Dispatches from a Reporter's Notebook

Too Much Tube

Posted February 15, 2007

This week I came to the conclusion that criminals are watching too much television, and as a result, they're picking up bad habits.

Take the brutal murder of a Wendell woman who was found stabbed to death in her home Tuesday morning for example.  Investigators say the man charged with killing his wife enlisted two teenagers to help him cover up the crime.   Then, in a gruesome move worthy of a prime time television crime drama, investigators say the suspects wrote a threatening note in the victim's blood on the kitchen floor.  The goal was obviously to make everyone believe that the killer meant to get revenge against  the woman's husband- the man ultimately charged in the crime.

Then, almost as unbelievable as the note written in blood, the husband called 911
to report finding his wife's body.  He sobbed into the receiver as he recounted his horror to the dispatcher.  At times, he was so frantic that his words were impossible to understand.  The dispatcher had to keep telling him to slow down and speak clearly.  Investigators now say the call was a hoax.  If it was, it was an Oscar-winning performance, one ripped right out of a Lifetime movie.  Clearly, it didn't pass muster with detectives.

The final element that proves criminals are getting too much information from television is that the murder suspect spent the day "cooperating" with investigators, the assumption being that if you talk you couldn't possibly be guilty.  By midday, they say information about the two teens involved in the cover-up came to light.  They also found items taken from the crime scene that were disposed of in a nearby field.  They ultimately confronted the suspect who was speaking freely without an attorney present, and charged him with murder.

Not unlike television viewers who think crimes can be solved in an hour (because that's how it's done on C.S.I.), I think criminals take cues from what they see on television.  They learn what they think are plausible evasive moves that will keep them from getting caught.  But in the end, most of the time, especially in serious crimes, the techniques don't work, the bad guys get caught, and they go to jail.

So grab the remote, keep on watching boys.  I know some people in law enforcement who would gladly pay your cable bill.  

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  • sevenspringsseven Feb 24, 2007


    I am beginning to believe you are one of those people who believe everything you read - translation, for a TV News Reporter, you are not very smart.

    How dare you imply people believe DNA research is done in a matter of minutes and cases are solved in under an hour. Despite your high and mighty attitude, we viewers aren't idiots, nor do we take everything at face value (as you appear to). People who are stupid enough to commit crimes are exactly that - stupid. They aren't thinking they can watch TV to try and figure out how to explain away murder. Anyone who watches TV (not all TV is trash like C.S. I.) is likely aware that even a toxicology test takes two weeks to be completed. And not everyone who watches TV watches CBS - Or do you not believe folks can decide to watch other channels than yours?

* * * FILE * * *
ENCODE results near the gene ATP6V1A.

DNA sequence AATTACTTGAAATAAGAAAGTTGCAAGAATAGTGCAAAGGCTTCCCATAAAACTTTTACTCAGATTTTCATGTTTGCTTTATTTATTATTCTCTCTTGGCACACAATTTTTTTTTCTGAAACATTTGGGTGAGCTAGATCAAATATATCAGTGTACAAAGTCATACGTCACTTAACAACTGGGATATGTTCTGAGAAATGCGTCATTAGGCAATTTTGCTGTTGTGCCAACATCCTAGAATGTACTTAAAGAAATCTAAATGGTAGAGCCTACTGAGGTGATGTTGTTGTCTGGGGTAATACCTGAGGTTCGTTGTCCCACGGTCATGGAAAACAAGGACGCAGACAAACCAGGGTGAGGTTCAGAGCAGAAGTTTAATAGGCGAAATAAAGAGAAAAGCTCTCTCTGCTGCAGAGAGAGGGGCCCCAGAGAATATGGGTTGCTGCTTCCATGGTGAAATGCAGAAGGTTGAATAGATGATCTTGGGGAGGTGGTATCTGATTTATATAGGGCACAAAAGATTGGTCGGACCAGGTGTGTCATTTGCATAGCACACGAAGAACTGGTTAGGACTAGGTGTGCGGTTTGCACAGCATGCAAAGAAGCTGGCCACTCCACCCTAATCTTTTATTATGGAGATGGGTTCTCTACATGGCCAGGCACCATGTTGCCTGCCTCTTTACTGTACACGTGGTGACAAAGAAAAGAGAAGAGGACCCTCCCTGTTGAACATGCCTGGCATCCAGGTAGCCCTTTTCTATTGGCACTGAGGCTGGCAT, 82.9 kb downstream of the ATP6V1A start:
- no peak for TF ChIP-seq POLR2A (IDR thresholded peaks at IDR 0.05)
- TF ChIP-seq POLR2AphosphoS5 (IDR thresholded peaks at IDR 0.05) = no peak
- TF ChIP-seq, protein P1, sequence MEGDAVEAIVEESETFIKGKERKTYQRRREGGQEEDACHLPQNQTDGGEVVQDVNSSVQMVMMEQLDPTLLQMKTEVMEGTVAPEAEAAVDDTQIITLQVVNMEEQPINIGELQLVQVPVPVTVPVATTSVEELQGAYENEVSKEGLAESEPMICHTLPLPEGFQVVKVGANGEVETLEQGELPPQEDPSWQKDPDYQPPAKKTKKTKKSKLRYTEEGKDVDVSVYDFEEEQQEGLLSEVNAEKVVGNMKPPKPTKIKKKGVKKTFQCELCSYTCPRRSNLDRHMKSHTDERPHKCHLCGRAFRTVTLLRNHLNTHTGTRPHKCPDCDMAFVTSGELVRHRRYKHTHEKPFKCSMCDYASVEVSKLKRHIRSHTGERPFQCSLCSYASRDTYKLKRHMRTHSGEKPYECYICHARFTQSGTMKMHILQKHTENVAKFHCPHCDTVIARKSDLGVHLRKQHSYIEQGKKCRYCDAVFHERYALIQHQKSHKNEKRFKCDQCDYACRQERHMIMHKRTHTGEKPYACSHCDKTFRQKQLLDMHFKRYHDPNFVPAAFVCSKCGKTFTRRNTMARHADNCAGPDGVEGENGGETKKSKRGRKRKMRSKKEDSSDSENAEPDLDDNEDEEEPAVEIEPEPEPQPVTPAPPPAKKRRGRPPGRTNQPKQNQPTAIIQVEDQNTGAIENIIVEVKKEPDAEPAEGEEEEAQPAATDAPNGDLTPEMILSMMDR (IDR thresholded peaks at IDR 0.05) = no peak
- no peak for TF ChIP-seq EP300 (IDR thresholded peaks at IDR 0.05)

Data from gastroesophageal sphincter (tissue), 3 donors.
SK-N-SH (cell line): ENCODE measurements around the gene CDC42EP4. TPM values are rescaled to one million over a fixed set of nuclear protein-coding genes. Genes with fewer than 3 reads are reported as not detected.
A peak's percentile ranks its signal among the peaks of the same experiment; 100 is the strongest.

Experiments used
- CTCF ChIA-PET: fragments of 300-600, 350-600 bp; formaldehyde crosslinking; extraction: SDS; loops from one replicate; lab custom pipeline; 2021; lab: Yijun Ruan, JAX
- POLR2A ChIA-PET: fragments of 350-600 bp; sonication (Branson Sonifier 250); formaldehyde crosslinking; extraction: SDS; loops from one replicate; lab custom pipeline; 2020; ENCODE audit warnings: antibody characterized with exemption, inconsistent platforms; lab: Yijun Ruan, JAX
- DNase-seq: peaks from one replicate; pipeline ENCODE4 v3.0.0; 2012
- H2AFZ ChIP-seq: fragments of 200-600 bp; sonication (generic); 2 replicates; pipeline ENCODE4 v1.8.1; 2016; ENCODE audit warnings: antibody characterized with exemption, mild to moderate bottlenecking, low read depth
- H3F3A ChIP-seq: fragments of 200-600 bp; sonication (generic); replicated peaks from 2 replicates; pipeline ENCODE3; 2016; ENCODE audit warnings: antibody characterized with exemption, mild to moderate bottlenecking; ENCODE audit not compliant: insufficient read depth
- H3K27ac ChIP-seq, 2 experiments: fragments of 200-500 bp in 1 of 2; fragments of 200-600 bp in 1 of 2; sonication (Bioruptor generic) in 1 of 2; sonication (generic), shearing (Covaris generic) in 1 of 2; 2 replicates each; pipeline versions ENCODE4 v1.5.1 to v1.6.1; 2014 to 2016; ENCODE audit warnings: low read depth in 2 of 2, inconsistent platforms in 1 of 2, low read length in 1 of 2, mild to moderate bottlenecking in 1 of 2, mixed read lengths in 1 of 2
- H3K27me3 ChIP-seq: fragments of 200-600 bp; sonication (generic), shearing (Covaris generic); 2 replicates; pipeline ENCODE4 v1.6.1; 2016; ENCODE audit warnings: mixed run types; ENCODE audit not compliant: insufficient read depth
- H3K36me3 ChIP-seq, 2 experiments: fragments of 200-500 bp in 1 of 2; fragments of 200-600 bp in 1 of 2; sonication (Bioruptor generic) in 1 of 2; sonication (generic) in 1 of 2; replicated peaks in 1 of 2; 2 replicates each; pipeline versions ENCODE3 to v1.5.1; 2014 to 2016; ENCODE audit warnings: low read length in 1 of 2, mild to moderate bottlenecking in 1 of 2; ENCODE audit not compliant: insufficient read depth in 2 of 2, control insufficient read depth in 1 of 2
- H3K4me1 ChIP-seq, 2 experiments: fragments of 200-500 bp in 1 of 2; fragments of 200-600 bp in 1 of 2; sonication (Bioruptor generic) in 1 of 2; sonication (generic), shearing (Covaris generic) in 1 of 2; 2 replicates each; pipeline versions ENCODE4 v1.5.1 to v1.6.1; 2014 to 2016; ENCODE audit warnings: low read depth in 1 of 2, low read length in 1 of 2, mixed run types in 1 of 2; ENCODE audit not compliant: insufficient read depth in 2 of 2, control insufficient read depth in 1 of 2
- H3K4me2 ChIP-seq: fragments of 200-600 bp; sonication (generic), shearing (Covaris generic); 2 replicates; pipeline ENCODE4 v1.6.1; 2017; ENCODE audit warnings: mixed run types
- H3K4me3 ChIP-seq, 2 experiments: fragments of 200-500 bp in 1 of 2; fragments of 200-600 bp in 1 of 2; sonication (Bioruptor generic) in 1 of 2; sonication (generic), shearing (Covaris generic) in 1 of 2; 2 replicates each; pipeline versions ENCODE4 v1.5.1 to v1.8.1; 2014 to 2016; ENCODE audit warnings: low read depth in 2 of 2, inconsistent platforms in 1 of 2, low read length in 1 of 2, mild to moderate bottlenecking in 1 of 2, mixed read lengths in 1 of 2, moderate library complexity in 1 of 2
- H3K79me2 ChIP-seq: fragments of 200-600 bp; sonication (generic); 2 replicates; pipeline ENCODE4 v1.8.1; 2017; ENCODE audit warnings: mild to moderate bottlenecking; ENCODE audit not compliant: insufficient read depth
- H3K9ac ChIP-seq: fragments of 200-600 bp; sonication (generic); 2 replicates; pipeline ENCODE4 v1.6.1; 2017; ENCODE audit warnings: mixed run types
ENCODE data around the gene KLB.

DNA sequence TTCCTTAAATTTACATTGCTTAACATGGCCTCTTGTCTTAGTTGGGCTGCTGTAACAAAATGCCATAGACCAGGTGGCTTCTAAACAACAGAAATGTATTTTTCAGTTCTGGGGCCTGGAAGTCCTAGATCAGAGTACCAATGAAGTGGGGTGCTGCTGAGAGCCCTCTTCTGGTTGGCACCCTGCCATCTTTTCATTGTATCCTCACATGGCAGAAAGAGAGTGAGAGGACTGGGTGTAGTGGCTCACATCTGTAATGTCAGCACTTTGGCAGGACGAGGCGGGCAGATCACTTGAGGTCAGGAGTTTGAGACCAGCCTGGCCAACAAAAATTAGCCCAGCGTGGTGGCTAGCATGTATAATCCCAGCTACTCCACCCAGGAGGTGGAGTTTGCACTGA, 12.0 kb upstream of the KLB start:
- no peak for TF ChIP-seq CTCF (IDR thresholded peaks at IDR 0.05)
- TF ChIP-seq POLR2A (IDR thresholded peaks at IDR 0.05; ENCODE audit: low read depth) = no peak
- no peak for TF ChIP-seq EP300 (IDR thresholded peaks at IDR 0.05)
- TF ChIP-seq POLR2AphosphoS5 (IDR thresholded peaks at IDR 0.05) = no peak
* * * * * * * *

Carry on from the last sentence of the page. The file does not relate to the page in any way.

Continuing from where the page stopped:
You have a lot of nerve but not a lot of common sense.

  • Lizard Paw Feb 19, 2007

    Good article,, Amanda. Right on target! Let 'em keep coming up with their stupid stories. Just another example of how smart they "know" they are.

  • couldbeanyone Feb 19, 2007

    i was disgusted by wral's coverage of this event. the police were not releasing details so what did wral do? sent the helicopter with a zoom lens to pry into the crime scene AND checked the tax records to see what name the property was listed under. once they found that part out they broadcast the names which means if anyone close to the family DIDN'T know what was going on then they sure did at that point.
    it's not just TV - it's the media feeding the obsession with gore - WRAL disappointed me with the "if it bleeds it leads" coverage of this horrible crime.

    ms. lamb's reporting on the michelle young autopsy photos was also proof of the media adding to the interest in gore. i loved how one anchor said "we're not going to SHOW you these horrible pictures but here's amanda lamb to tell you all about how horrible they were" - what's the difference guys? honestly.

    before you point to fictional crime shows look at how your own organization chooses to handle crimes.

  • true american Feb 17, 2007

    This country is lacking in character , morals and values, sad to say but I think the counrty has seen its best days long ago.We seem to give in rather than to take a firm stand for whats right, I think that our desire for more and more has hurt us. My great grand parrents bought their farm on a hand shake , when a mans word meant every thing but those days are long gone. Folks in 5 years you'll look back and wont be able to belive the changes you;ll have seen, it's time to stand up , are we waiting for some one else to do it for us .

  • sakeravihn Feb 17, 2007

    So because of watching to much tv, they are picking up the ideas on how to murder someone? Okay...

  • MarvinsWife12 Feb 17, 2007

    I think the media is just as guilty as Hollywood when it comes giving criminals ideas.

  • BIG YAWN Feb 17, 2007

    "Big Yawn".....he's guilty.

  • observor Feb 16, 2007

    In the real world, some crimes are actually committed by girls.

  • ajh20 Feb 16, 2007

    whoa...whatever happened to innocent until proven guilty. you need to stop biasing the juror pool.

  • CestLaVie Feb 16, 2007

    Isn't it amazing how the truth ALWAYS comes out in the end, and how stupid people ALWAYS think they are so smart??!!

About this Blog:

WRAL's Amanda Lamb offers a behind-the-scenes look at what TV news reporters do, the people they meet and how their jobs affect them.